The Gendered Nature of Competence: Specific and General Aspects of Self-Knowledge in Social Contexts1


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    Several contributions to the research project are acknowledged. First and foremost is the cooperation of staff and students of the participating schools. Wise advice and support for the research by Jacqueline Goodnow, George Cooney. and Rod Macdonald are greatly appreciated. Data management by Sue Higson and Dale Kreibig, and detailed comments on the manuscript by Ian Fisher. Alison O'Neill, and Katherine Coote. and the constructive criticisms from anonymous reviewers are also appreciated.

2 Correspondence concerning this article should be addressed to L. J. Bornholt, School of Educational Psychology, Building A35, University of Sydney, NSW 2006, Australia.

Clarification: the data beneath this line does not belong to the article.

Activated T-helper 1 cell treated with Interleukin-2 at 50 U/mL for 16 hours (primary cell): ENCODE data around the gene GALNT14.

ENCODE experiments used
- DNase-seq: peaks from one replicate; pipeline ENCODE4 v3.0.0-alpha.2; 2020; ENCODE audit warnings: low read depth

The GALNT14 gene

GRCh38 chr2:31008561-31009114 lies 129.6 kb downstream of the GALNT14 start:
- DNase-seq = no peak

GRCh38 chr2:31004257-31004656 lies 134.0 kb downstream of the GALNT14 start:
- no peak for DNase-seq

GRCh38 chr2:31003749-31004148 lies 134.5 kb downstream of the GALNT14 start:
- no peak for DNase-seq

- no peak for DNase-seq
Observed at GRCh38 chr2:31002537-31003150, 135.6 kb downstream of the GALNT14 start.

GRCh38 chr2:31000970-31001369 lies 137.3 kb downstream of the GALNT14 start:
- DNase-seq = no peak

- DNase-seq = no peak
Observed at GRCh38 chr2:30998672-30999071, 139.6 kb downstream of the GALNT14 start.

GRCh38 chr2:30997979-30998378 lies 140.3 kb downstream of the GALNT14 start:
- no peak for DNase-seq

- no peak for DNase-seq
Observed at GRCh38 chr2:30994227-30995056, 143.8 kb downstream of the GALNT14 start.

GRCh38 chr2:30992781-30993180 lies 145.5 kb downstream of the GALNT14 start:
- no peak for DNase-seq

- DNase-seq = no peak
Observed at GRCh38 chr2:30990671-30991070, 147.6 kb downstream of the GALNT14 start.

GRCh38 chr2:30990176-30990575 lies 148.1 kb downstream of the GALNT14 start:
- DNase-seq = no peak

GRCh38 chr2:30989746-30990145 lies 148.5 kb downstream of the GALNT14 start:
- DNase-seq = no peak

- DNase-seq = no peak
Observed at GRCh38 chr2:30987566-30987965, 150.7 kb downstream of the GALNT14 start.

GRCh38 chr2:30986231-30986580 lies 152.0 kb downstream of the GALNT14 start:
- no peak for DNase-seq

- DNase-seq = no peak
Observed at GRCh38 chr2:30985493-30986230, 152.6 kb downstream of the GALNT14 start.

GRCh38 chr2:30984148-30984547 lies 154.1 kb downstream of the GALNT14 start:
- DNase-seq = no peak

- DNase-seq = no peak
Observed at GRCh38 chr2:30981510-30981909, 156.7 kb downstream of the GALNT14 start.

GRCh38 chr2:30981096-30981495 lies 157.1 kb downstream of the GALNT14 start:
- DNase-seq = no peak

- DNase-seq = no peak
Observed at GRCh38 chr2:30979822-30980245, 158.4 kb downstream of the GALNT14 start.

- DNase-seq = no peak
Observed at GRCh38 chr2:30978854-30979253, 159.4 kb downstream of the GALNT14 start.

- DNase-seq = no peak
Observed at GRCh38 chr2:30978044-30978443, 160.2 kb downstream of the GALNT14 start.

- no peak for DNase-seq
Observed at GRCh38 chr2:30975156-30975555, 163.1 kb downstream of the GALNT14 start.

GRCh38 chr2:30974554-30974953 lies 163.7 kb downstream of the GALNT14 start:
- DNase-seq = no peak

A sense of academic competence combines at least 2 forms of gender stereotyping: an illusory glow about performance on specific tasks. and traditional gender stereotyping about general perceptions of natural talent. Flexible categorization in terms of generality and content suggests a multifaceted model of aspects of self-knowledge about Mathematics and English (ASK-ME). This paper demonstrates the flexibility of the ASK-ME model for adolescents (N= 1,360) in 2 social contexts (coed and single-gender schools). The forms of gender stereotyping combine so that where traditional gender stereotyping was reduced at single-gender schools, an illusory glow had more influence. One outcome was that boys in single-gender settings expressed enhanced perceptions of performance in mathematics and language. Results highlight the importance of generality and content in understanding the gendered nature of academic self-concepts in social contexts. Implications are for differential influences on the plans and choices adolescents make about work and study.